Importance of Human Relationships
Social workers understand the importance of human relationships, and at CPPR, our work is built upon relationships. Sharing unique perspectives and ideas, and combining resources is central to the work that we do. We see relationships as a way to focus energies in a purposeful manner to enhance the well-being of children, youth, and families, as well as the communities in which they live. Within our Center, we encourage teamwork, shared work spaces, peer-lead training and education, and the development of informal relationships to enhance collaboration. We have much to learn from our own coworkers, partners, and peers, and engender the co-creation of knowledge in our workspaces and beyond.
Social workers recognize that trustworthiness is at the crux of social change. And while CPPR has staff from all different disciplines including anthropology, psychology, social work, fine arts, and education, we are all unified by our core rules of engagement: work with the willing, be accountable, leave it better than you found it, and freedom to fail. Within these rules of engagement, integrity is essential. CPPR strives not only for trustworthiness but for fairness, sincerity, and honesty in our work. Integrity also means that we are unified, and act in solidarity with each other and our partners in any way we can to advance our mission to serve those in need.
Social workers practice with competence and use their expertise for good. At CPPR, we strive not only to share our diverse expertise, but to constantly be sharpening the tools we have, and learning new ways to do the work we do better. We share our strengths and are not afraid to acknowledge our needs. Through peer- and professional-led training and workshops, we expand what we know and share new perspectives and viewpoints. We also seek to share our knowledge with our partners and the public, through position papers, reports, social media, and grants. Above all, we are, every day, strengthened through the partnerships we have throughout our community at the University, in Lawrence, in Kansas, and beyond. Our combined knowledge base is much stronger than when we are alone, and we work to nurture these sharing relationships every day.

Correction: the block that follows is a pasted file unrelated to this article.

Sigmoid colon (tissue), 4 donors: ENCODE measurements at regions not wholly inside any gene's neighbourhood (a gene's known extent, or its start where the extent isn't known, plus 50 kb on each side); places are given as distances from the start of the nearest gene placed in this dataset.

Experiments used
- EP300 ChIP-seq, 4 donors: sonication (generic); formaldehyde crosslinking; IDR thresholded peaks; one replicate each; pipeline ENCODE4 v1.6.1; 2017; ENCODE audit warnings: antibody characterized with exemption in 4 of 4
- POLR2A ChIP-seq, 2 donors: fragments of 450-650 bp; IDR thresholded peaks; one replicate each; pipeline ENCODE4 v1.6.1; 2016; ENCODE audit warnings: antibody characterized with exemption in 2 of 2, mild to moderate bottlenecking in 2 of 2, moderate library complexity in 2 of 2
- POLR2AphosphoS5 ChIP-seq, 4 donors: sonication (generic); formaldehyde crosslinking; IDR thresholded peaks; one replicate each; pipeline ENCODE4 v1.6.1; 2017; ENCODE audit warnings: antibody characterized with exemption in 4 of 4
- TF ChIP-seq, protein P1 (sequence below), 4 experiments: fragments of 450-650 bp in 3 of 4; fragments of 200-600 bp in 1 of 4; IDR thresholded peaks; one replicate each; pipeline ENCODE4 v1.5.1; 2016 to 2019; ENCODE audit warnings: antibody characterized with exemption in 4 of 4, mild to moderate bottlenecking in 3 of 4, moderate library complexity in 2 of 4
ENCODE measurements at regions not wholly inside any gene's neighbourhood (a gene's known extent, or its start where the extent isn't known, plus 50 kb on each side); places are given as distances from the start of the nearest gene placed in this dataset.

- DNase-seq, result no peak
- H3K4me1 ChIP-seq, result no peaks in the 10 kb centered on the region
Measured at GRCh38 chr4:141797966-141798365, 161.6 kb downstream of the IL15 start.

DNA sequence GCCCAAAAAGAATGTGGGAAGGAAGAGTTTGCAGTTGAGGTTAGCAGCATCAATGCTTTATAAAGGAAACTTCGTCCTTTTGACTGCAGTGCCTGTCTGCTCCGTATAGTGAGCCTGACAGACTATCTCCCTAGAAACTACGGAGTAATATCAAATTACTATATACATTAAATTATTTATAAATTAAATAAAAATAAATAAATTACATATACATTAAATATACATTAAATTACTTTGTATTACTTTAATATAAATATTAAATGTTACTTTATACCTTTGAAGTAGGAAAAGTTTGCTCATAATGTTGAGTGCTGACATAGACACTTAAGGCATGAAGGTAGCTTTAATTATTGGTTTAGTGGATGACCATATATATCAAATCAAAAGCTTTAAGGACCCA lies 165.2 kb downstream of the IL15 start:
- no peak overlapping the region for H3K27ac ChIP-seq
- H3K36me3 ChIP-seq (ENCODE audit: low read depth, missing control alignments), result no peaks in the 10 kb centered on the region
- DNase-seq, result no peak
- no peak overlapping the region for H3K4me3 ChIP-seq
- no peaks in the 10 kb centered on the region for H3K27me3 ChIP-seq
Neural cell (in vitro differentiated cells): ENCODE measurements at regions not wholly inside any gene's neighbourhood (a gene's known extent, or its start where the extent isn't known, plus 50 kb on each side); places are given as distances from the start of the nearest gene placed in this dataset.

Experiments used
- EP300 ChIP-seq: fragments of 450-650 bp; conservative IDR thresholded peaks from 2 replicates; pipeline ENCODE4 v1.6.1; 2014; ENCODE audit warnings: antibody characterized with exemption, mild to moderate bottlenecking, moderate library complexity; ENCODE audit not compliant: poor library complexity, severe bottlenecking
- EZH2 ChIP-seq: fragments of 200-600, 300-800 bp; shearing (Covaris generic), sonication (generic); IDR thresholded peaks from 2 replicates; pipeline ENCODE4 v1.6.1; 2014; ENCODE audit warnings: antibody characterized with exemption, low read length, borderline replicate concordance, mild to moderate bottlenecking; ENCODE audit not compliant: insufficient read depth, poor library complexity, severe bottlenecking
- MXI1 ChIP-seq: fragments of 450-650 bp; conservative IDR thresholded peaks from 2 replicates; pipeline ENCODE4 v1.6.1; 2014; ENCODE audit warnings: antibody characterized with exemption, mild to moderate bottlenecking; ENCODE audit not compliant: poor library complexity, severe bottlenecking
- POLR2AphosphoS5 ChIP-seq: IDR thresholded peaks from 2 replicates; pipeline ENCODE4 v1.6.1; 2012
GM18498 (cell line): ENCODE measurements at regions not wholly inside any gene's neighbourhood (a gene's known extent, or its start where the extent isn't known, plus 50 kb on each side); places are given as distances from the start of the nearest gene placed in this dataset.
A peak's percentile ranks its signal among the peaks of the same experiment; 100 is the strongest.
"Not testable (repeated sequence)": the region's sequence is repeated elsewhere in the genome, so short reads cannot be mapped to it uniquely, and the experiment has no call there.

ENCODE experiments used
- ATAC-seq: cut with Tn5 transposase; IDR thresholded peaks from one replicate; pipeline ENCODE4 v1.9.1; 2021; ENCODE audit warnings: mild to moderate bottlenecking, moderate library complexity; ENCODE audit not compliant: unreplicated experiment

Leaving direct service has not been easy for me as a social worker. But every day I am reminded of the impact I am making, and our partners are making, through this work. Social workers can and do thrive and uphold social work values and ethics at CPPR, even though we are not providing direct services. To be able to impact, improve, and change the systems we all have to navigate to be easier, more affordable, and better coordinated is incredibly rewarding. My hope is that more social workers explore macro-level service, social policy work, and evaluation work.
Ember earned her Master’s degree in social work from Florida State University in Tallahassee, FL. She works as an evaluator on two SAMHSA grants focused on working with community mental health centers in Kansas to increase employment and housing opportunities for individuals with mental illnesses. She is an avid dog lover and connoisseur of nachos.